EXHIBIT 2: Inflation: China vs. US

Source: Bloomberg, Goldman Sachs Asset Management


On the Fixed Income side, tailwinds from spread compression are fading as the economy transitions from early- to mid-cycle. As such, we believe diversified portfolios optimized for carry and roll-down are likely to result in superior performance. Last year, US corporate bankruptcies were at their lowest level in more than a decade and the number of bankruptcies with more than $1 billion in liabilities were less than 1/3 of their level a year ago2.

This year, the selloff in credit so far has been more prominent at the higher end of the quality spectrum, with BB outperforming B and CCC by more than 1%3. This suggests that markets are more concerned about rising yields rather than growth or default rates. Going forward, “fallen angel” companies—those downgraded from investment-grade to speculative grade status during the pandemic—have an incentive to maintain conservative balance sheets. Also, tailwinds from strong commodity prices are expected to continue for the energy sector. Overall, credit fundamentals are likely to hold up well so long as economic growth remains positive and defaults are low, although from a total return perspective, the drag from duration should be watched closely amid central bank tightening.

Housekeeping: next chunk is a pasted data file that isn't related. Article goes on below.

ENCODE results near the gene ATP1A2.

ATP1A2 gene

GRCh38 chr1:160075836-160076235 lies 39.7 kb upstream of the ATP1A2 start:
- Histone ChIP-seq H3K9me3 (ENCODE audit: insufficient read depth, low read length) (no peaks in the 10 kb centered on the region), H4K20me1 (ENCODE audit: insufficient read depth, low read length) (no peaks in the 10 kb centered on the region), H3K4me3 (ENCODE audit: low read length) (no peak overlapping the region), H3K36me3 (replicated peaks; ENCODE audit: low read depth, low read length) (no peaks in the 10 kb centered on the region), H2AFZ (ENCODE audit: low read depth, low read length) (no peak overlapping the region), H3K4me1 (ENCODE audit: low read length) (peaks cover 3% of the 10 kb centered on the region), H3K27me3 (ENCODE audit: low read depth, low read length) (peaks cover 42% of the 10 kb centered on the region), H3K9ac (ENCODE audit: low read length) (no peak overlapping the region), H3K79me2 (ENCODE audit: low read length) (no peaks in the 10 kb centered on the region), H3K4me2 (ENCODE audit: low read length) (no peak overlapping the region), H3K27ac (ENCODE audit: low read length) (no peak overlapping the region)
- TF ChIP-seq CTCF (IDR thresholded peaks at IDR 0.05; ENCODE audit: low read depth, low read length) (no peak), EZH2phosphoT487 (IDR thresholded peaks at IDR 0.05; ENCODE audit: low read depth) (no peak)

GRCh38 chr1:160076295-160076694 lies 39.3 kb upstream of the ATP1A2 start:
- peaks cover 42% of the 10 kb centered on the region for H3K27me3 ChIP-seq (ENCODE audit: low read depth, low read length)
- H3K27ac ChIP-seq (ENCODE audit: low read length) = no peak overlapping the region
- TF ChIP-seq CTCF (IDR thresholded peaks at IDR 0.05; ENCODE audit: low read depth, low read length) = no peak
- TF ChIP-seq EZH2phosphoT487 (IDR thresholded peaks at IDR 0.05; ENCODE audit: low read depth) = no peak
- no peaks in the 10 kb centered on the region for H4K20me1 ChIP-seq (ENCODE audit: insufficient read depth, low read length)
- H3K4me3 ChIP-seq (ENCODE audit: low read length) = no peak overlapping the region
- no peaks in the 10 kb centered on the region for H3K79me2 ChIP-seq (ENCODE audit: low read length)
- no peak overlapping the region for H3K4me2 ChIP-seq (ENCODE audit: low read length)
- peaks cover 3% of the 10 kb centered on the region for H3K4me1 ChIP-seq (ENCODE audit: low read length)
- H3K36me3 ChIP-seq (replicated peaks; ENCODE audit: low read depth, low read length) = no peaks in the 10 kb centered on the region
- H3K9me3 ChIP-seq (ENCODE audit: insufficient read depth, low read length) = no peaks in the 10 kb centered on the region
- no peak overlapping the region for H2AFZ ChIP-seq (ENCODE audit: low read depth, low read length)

On Commodities, we believe there is further upside potential for oil. Structurally, commodity markets are facing supply shortage and currently trading in backwardation, indicating that investors are willing to pay a higher premium for immediate delivery. The latest EIA figures also point to declining stocks of crude oil, which hover around the lower end of the 5-year range. Over the near term, we see several other catalysts adding support to the upside momentum, including geopolitical tensions between the U.S. and Iran and between Russia and Ukraine.

In private markets, we are monitoring potential opportunities in early-stage venture capital, where valuations are attractive compared to late-stage venture and pre-IPOs. With inflation elevated, companies with pricing power and more growth exposure than their relevant markets may be poised for strong performance.

Concluding Remarks

Uncertainties related to inflation and the Fed’s policy actions are likely to remain top of mind for investors, and portfolio diversification is becoming all the more important for investors to navigate through this volatile environment. Currently, a recession in the next 12 months is not our base case scenario, but we will continue to monitor developments closely as incoming data and central bank policy evolve in the coming weeks and months.


Diversification does not protect an investor from market risk and does not ensure a profit.

1Total return as of 1/31/2022.

2Source: S&P Global Market Intelligence

3As of 2/4/2022. Source: ICE BofA.